“This new permit will allow Nestlé to continue draining this fragile watershed without adequate environmental protections,” said Lisa Belenky, a senior attorney at the Center for Biological Diversity. “The Forest Service downplayed information about the damage Nestlé’s bottled-water operation is already doing and failed to do a robust environmental analysis, as the law requires. The limited mitigation measures don’t appear adequate to prevent Nestlé from destroying plants and wildlife that have relied on Strawberry Creek for thousands of years.”

Belensky said the Forest Service acknowledged that it can limit how much water Nestlé can extract from the creek, but the two small minimum-flow requirements do not provide adequate water that wildlife and plants need to survive.

“The Forest Service decision also admitted that the State Water Resources Control Board evaluation of Nestlé’s water rights on Strawberry Creek is ongoing and that the initial report found that Nestle’s water rights are far less than the corporation claims,” she said.

“The Forest Service can’t legally issue a new permit without first confirming the water rights,” noted Belenky. “It can’t gloss over its failure to comply with this critical requirement by relying on future studies. The harm to the ecosystem is occurring now, in real time, and must be stopped.”

In 2015, the Center for Biological Diversity, Courage Campaign Institute and the Story of Stuff Project filed a lawsuit challenging the Forest Service’s reliance on Nestlé’s long-expired permit. The new permit replaces that expired permit.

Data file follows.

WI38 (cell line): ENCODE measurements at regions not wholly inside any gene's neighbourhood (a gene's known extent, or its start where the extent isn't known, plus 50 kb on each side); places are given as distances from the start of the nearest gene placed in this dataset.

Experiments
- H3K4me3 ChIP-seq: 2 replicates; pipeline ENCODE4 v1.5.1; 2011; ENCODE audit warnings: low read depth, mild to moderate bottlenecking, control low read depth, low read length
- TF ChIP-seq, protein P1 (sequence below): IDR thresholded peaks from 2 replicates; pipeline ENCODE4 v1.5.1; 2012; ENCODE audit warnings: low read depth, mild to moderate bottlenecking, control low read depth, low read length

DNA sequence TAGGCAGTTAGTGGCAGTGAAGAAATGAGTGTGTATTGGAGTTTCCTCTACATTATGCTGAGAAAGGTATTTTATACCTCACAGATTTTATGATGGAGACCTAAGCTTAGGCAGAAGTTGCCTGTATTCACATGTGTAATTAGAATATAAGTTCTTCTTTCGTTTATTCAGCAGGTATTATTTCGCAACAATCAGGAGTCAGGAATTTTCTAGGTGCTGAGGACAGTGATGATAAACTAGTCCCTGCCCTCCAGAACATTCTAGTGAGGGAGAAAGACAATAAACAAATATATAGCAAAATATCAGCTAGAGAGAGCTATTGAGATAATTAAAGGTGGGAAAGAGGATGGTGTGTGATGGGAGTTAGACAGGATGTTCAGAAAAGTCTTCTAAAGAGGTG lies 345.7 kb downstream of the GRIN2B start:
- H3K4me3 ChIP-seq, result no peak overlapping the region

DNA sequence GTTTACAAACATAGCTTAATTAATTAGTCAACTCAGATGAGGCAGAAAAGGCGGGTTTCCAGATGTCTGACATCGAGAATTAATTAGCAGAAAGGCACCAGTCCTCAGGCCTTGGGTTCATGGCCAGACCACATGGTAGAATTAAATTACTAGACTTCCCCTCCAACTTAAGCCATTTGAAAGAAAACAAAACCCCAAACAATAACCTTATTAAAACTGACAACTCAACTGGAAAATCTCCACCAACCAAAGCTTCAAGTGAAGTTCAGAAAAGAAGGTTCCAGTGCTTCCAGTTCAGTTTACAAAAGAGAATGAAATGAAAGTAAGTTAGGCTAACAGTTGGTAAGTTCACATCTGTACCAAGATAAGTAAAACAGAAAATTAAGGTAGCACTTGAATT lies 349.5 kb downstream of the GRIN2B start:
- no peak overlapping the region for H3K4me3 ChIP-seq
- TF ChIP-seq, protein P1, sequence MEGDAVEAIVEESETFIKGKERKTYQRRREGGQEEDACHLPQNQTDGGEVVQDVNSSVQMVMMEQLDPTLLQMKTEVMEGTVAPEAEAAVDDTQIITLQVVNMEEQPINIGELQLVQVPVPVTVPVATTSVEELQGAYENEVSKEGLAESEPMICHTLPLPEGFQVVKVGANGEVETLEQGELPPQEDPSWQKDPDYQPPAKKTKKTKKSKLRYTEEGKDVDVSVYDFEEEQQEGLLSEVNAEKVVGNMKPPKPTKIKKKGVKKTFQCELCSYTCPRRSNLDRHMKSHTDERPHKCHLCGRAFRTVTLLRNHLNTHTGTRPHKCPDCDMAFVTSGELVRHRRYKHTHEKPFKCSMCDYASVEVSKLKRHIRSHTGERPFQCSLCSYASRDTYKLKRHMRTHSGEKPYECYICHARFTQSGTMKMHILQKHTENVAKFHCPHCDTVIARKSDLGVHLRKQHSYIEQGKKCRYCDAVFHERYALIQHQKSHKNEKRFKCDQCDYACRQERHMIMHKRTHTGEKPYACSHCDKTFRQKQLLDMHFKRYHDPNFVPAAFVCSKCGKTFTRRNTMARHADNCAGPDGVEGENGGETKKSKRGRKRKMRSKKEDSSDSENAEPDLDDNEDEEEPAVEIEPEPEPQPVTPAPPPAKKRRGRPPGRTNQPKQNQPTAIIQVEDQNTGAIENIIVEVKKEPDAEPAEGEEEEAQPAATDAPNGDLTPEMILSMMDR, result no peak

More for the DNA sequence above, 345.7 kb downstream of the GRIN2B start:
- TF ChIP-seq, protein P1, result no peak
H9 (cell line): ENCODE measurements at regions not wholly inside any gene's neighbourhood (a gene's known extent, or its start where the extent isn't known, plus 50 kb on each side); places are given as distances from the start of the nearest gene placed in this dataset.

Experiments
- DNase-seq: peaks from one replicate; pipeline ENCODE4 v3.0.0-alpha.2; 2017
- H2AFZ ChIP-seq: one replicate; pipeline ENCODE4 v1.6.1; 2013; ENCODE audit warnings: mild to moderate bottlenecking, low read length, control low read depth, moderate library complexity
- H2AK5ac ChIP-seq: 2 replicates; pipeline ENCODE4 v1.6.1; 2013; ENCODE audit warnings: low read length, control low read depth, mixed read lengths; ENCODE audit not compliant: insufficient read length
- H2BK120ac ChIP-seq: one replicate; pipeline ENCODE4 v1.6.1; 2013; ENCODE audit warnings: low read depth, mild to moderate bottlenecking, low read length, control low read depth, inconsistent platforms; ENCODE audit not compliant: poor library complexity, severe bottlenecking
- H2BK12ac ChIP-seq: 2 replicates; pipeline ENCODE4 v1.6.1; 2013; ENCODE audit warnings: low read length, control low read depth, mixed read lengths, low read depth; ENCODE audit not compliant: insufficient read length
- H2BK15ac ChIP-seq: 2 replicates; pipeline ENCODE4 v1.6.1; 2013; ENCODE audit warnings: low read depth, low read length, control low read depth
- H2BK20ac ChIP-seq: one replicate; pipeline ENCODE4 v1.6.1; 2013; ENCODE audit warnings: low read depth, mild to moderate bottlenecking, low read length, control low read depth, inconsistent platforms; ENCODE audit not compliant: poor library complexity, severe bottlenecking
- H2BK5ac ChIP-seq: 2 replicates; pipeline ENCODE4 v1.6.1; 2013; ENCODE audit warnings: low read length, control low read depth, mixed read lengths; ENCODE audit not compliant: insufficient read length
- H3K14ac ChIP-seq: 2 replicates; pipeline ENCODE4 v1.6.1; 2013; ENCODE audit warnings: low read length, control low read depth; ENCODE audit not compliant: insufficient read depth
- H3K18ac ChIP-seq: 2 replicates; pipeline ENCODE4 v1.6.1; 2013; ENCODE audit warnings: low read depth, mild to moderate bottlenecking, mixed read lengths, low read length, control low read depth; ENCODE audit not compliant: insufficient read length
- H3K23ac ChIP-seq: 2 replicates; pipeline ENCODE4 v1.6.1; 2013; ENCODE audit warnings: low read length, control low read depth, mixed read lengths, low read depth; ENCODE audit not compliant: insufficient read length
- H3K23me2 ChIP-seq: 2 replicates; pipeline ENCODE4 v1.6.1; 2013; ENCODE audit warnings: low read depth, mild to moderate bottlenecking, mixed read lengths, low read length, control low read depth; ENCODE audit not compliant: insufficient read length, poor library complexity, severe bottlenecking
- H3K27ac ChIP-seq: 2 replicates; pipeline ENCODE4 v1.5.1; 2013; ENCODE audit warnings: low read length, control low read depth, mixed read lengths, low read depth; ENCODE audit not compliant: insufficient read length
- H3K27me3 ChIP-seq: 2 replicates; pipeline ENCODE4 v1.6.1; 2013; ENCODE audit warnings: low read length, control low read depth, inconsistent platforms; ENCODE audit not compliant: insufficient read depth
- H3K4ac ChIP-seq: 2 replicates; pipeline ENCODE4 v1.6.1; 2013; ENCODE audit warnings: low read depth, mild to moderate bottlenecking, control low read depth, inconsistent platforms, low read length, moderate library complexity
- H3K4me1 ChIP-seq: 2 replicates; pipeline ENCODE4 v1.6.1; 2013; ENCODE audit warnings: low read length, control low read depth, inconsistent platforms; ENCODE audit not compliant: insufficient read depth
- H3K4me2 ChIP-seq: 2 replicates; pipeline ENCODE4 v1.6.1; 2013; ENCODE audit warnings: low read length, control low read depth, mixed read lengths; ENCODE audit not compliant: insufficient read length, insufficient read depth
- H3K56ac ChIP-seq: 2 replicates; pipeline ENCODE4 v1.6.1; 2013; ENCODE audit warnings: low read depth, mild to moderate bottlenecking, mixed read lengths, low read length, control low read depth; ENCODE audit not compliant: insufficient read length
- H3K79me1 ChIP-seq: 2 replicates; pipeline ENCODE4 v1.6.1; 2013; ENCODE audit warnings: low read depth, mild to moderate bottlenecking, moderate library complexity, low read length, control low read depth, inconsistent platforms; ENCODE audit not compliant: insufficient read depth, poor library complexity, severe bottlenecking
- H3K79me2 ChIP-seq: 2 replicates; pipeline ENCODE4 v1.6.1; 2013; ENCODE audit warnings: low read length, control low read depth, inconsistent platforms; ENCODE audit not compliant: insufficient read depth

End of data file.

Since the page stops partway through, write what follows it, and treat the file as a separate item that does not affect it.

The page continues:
“Under the old permit, Nestlé siphoned off up to 162 million gallons of water a year from Strawberry Creek for its Arrowhead brand,” said Belensky. “U.S. Geological Survey reports from July 2017 show that, despite heavy winter precipitation across California, Strawberry Creek’s streamflow levels were the lowest since the agency began keeping track 96 years ago.”

The San Bernardino Forest is not the only place in California where activists have challenged the water bottling policies of Nestlé. 

On Friday, March 20, 2015, environmental and human rights activists, holding plastic “torches” and “pitchforks,” formed human barricades at both entrances to the Nestlé Waters bottling plant in Sacramento at 5:00 a.m., effectively shutting down the company's operations for the day.  

Members of the “Crunch Nestlé Alliance" shouted out a number of chants, including ”We got to fight for our right to water,” “Nestlé, Stop It, Water Not For Profit," and “¿Agua Para Quien? Para Nuestra Gente.” 

Meanwhile, Nestlé continues to bottle big quantities of public water to sell back to the public at an enormous profit, leading to the increasing plastic pollution of our waters, oceans and environment.

For more information, go to: www.dailykos.com/...

Lakota People’s Law Project Action Alert  

Protect Water, take the #Nestle Pledge: “Nestle makes billions in profit each year and faces no legal accountability for stealing water. We ask you to join the movement to #BoycottNestle and ALL its products (see read more). Signify to Nestle that #WaterIsLife by taking our #NestlePledge, below. To learn more about the history of Nestle’s unethical and predatory business practices, please read our blog, ‘The Case Against Nestle.’”